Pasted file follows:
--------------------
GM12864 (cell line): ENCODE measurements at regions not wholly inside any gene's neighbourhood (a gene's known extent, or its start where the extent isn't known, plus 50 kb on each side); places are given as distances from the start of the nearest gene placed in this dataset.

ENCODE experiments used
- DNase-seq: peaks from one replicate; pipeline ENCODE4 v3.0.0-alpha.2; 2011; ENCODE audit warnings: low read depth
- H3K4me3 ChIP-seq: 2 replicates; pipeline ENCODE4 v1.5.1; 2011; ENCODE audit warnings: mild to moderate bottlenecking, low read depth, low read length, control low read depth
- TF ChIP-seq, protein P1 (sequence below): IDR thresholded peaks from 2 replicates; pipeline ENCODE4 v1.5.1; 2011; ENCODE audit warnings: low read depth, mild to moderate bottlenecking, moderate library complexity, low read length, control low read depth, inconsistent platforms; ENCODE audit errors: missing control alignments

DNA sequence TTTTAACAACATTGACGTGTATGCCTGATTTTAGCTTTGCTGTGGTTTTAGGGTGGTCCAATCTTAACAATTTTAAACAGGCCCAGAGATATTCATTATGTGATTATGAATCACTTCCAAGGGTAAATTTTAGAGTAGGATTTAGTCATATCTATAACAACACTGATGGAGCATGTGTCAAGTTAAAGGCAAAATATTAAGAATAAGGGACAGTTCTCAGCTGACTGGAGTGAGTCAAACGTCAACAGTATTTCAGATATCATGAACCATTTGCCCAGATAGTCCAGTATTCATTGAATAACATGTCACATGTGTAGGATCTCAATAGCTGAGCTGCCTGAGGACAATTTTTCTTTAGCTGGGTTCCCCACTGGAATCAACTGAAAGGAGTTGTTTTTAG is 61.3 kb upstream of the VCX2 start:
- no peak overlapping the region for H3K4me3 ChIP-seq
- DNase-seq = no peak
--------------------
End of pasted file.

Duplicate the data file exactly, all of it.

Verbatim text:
GM12864 (cell line): ENCODE measurements at regions not wholly inside any gene's neighbourhood (a gene's known extent, or its start where the extent isn't known, plus 50 kb on each side); places are given as distances from the start of the nearest gene placed in this dataset.

ENCODE experiments used
- DNase-seq: peaks from one replicate; pipeline ENCODE4 v3.0.0-alpha.2; 2011; ENCODE audit warnings: low read depth
- H3K4me3 ChIP-seq: 2 replicates; pipeline ENCODE4 v1.5.1; 2011; ENCODE audit warnings: mild to moderate bottlenecking, low read depth, low read length, control low read depth
- TF ChIP-seq, protein P1 (sequence below): IDR thresholded peaks from 2 replicates; pipeline ENCODE4 v1.5.1; 2011; ENCODE audit warnings: low read depth, mild to moderate bottlenecking, moderate library complexity, low read length, control low read depth, inconsistent platforms; ENCODE audit errors: missing control alignments

DNA sequence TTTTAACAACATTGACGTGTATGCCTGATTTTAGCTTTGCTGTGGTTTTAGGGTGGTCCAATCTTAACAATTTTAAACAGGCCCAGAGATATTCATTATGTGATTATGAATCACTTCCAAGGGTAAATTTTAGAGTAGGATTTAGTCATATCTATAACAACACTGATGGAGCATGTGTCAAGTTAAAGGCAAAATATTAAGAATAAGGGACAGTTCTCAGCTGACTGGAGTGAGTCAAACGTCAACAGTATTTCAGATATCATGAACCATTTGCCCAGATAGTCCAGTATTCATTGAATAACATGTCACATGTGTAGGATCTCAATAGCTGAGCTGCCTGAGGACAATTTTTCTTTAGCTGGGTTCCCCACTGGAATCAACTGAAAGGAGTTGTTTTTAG is 61.3 kb upstream of the VCX2 start:
- no peak overlapping the region for H3K4me3 ChIP-seq
- DNase-seq = no peak